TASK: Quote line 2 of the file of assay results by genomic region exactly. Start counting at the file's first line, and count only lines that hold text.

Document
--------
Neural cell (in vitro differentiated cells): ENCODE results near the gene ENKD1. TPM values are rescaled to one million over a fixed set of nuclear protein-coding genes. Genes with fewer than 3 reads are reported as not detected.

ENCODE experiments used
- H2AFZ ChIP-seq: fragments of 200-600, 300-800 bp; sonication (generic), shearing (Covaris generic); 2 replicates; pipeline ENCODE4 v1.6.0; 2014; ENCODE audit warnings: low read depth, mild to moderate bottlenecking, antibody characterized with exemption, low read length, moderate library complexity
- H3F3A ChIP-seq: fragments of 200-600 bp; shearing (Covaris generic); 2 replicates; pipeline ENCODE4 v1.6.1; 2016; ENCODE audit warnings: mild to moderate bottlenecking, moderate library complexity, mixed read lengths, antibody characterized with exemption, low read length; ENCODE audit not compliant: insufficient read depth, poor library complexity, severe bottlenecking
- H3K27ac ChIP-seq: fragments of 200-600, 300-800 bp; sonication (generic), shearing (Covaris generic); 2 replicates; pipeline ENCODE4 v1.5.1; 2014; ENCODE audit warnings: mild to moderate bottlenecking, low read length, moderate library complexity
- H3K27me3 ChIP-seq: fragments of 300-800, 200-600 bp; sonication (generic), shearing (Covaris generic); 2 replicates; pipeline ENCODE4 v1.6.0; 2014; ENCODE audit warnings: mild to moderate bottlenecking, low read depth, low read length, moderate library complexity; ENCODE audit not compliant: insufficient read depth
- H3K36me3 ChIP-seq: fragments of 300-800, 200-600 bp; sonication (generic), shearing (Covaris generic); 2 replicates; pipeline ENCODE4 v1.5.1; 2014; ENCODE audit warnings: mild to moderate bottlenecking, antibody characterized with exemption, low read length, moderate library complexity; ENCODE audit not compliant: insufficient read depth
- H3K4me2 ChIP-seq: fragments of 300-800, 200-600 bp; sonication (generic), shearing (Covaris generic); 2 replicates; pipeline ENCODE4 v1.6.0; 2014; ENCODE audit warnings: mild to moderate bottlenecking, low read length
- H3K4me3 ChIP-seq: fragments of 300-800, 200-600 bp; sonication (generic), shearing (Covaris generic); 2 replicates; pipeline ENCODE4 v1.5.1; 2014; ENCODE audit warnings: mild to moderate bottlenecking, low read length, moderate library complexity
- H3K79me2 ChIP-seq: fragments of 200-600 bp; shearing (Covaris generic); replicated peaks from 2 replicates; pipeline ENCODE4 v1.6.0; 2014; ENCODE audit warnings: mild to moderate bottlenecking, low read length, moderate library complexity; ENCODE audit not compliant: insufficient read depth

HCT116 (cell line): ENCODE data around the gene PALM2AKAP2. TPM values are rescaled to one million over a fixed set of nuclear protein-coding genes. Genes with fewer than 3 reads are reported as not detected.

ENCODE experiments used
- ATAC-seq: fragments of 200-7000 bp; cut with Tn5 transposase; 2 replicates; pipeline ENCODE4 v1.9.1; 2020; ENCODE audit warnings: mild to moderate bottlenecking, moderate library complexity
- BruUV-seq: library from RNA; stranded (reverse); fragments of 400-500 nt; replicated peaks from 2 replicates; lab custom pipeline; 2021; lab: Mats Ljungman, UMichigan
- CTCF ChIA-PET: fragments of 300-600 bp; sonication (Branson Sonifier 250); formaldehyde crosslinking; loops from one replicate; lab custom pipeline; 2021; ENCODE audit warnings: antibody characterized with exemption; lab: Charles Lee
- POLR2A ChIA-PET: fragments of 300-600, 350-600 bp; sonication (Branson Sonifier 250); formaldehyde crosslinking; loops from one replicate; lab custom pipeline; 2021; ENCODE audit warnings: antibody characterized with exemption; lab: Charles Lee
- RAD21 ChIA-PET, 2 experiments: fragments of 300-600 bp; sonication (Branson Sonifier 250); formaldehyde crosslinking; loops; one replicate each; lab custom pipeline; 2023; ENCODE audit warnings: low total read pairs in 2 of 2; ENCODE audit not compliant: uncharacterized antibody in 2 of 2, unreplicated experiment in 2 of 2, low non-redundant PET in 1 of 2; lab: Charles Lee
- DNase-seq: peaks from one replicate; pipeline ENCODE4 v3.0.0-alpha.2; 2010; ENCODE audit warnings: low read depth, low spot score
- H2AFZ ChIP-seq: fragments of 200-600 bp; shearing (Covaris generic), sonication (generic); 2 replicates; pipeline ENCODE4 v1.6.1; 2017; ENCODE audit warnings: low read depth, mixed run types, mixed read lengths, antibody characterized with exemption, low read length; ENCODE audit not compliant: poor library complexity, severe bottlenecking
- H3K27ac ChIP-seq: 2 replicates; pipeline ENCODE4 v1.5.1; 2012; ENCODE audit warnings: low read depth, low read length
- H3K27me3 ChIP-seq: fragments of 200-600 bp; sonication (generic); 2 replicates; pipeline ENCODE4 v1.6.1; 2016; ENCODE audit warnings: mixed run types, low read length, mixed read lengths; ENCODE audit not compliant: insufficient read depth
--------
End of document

ENCODE experiments used